Libya, Sudan and Iraq - The Personal and Confidential File, by Roddy Wilson (1955-1960)
Image: comet 1 with camels
Comet 1 at Khartoum
Forty years are too large a chunk of ones life to be easily forgotten the way I now forget where I put my glasses. But just thinking about them can never solve all the mysteries of ones career.
That can only be revealed by access to our confidential files, presumably thoroughly shredded by now. In their absence, retirement offers plenty of opportunity for unstructured speculation about why it was we who were recruited in the first place, why anybody on earth should think fit to make us managers or why some of our most brilliant achievements made so little impression on history and our bosses.
For me, the omens of our country house selection process could not have been more depressing. It involved an interview with a group of BOAC directors, followed by lunch with them. During my interview one of them never came out from behind the Times he was reading. The managing director whom I had the honour of sitting next to during lunch said nothing until the sweet, when he informed me that he knew my father. Then he lapsed into silence again. I, of course, was far too shy to interrupt his, no doubt, very important thoughts.
The mystery remains why they recruited me, one of a thousand applicants, when the first thought that I was too boring for him to interrupt his reading and the other felt that a conversation with me was unlikely to be mutually beneficial. Amazing, and mystery number one.
For trainee station officers, practical experience alternated with formal classroom work. However, too many late nights, utter boredom with the subject and the prettiness of the girls in the postal section working next to us all played their part in my failing the airmail exam.
This was by far the easiest topic we were to encounter and failing it verged on the criminal. But no one sacked me. Instead I got four weeks off to study the mail manual again, when only a couple of days would have been sufficient. Another mystery.
Other problems emerged during my attachment to reservations control. This activity is today, thank heavens, left to almost infallible computers, but then suffered from a system that simply invited human error. Since I was human, disaster was inevitable.
All flights were multi-sector journeys with passengers getting off as well as on and the arithmetic, while not requiring a genius, did require absolute attention to detail, which was not my strongest point. Luckily, most of my errors were not discovered until after I had left for new pastures.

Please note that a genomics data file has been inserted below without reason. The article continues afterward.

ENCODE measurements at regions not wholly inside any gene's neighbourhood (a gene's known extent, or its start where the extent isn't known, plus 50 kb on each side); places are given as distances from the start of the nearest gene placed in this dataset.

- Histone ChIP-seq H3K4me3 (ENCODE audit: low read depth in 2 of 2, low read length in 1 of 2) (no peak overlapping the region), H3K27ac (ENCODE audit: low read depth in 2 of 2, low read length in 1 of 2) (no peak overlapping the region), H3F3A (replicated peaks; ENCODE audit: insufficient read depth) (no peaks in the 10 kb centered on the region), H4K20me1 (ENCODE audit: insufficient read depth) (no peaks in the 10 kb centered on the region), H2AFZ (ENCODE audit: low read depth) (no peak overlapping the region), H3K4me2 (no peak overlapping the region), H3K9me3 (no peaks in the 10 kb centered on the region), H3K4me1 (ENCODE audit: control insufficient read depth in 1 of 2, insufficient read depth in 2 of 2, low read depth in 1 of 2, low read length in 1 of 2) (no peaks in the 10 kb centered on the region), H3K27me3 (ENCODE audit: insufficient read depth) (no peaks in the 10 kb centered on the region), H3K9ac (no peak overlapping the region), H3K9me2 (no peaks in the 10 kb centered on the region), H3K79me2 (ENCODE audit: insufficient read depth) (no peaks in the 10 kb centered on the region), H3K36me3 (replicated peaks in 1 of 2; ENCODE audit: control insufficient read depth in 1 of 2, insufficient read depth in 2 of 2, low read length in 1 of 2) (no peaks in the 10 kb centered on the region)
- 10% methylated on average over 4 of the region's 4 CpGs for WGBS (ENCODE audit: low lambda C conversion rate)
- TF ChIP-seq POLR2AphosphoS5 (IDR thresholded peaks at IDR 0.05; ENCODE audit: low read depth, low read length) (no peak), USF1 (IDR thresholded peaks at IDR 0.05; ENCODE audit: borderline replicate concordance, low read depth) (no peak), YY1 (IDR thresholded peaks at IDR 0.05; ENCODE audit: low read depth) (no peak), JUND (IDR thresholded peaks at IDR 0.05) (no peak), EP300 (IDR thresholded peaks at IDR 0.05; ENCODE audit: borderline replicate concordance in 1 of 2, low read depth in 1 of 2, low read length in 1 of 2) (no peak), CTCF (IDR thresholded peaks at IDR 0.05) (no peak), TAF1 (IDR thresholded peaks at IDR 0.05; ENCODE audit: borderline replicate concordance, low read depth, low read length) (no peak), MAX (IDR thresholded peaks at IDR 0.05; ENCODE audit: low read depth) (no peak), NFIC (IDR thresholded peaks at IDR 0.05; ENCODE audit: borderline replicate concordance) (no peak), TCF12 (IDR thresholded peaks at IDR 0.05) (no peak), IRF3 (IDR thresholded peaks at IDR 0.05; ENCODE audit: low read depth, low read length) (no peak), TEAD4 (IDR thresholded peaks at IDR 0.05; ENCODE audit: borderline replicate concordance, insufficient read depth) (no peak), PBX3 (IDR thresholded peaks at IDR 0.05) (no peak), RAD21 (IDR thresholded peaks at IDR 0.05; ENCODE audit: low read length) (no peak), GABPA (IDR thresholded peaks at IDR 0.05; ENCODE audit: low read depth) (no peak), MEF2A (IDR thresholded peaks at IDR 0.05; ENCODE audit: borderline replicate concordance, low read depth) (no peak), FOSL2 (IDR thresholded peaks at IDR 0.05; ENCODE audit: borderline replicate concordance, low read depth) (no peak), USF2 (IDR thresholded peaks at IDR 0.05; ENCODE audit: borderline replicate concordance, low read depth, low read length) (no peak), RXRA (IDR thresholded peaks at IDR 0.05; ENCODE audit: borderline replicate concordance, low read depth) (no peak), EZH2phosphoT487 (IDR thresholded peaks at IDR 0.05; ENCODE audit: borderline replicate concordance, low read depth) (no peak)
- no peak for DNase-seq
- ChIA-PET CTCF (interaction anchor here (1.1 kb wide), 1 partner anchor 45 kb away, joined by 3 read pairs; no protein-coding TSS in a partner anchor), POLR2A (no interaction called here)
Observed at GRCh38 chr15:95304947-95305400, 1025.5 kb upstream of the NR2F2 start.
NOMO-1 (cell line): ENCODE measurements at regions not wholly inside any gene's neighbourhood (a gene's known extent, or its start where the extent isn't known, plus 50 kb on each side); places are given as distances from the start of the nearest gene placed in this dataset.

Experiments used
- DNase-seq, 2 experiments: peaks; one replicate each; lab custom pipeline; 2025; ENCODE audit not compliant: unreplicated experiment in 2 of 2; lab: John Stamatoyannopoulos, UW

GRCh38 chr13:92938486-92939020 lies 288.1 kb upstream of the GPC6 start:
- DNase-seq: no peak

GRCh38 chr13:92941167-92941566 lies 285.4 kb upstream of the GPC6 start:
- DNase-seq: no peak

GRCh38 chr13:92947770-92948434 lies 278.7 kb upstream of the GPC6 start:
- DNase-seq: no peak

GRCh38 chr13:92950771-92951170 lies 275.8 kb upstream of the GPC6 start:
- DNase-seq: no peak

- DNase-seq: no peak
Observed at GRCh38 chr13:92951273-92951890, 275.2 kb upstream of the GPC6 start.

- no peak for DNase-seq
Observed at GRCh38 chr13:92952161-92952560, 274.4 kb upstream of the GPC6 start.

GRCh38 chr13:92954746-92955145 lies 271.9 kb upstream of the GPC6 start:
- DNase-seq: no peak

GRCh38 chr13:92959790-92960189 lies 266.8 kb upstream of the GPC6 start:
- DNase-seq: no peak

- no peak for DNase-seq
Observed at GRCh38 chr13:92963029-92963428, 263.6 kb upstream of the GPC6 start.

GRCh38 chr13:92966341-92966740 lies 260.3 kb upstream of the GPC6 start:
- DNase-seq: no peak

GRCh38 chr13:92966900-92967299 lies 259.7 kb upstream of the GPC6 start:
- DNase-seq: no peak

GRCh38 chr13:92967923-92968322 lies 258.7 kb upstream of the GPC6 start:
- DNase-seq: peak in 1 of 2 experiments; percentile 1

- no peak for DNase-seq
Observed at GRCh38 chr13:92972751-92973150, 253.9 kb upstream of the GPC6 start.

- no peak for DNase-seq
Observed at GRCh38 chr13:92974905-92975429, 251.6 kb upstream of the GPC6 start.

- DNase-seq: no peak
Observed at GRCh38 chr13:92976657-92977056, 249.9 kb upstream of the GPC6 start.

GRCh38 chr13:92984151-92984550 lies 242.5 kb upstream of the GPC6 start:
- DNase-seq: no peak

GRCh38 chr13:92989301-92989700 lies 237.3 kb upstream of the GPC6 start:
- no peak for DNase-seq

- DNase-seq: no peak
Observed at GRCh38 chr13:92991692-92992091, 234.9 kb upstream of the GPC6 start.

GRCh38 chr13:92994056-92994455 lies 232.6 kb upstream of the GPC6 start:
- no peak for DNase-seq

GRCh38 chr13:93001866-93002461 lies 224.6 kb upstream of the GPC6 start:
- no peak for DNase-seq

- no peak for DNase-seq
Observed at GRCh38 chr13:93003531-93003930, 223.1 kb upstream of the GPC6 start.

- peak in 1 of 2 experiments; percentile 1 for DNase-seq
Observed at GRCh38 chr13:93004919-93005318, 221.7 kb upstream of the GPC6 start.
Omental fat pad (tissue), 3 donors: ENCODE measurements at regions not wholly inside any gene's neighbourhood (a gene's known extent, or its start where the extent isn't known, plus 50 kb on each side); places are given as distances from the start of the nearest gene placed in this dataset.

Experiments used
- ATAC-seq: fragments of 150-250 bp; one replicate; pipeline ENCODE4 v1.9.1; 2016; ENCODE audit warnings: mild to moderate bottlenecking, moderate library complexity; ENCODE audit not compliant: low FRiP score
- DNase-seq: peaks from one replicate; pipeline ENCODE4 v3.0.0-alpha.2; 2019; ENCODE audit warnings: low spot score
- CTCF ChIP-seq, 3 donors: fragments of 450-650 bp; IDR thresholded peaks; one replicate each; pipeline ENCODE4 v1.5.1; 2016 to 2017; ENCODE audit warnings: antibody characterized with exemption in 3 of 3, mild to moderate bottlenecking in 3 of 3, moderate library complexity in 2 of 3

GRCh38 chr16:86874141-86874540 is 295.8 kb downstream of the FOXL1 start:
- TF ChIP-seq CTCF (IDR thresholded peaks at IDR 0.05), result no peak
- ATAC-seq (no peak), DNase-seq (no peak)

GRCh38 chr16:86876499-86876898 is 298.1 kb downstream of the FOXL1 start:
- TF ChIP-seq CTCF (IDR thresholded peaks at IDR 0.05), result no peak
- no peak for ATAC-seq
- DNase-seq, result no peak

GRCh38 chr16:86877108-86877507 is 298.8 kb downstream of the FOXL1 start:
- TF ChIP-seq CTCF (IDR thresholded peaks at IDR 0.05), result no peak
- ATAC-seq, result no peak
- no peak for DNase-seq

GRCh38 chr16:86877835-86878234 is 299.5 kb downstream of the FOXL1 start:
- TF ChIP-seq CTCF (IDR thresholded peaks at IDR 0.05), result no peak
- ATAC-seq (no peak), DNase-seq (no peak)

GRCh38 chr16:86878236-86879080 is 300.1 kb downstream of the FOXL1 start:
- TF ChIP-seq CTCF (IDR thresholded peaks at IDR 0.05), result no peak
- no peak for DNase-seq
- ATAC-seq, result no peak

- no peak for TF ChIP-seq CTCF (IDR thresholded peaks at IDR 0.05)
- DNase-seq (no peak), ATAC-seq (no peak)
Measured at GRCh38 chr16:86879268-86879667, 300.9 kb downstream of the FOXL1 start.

My next posting was to Tripoli where I was sent to handle the regular night stopping Avro York freighter aircraft. They carried large numbers of monkeys from India to London. It seemed a cushy and undemanding job. This encompassed getting the monkeys off the aircraft and into a room in the hangar, checking the temperature of the little darlings during the night and feeding them dinner and breakfast before putting them back on board.
As my role was supervisory only, it seemed unlikely that the job would wear me out physically or mentally. Since they were transported in cages, it seemed impossible for them to escape. But a few did during almost every transit and I never found out how they did it. Luckily, London never seemed to check on the numbers.
When I visited Tripoli years later some of these monkeys were still in the roof of the hangar, which was also used as the airport terminal. From there they would descend on the check-in desks and create havoc with the paperwork.
Whilst I sympathised with the staff more than they knew, my greatest sympathy was reserved for the guy who once managed to let the whole load of monkeys escape at Delhi airport. I knew you could not hide a planeload of monkeys in the top of a hangar!
By the time I was beginning to smell like a monkey, another crisis in the Middle East resulted in a posting to Basra with no monkeys but plenty of camels and not much else. This small station became overnight the most vital and busiest airport for BOAC and QANTAS on the only available route between India, the Far East and London.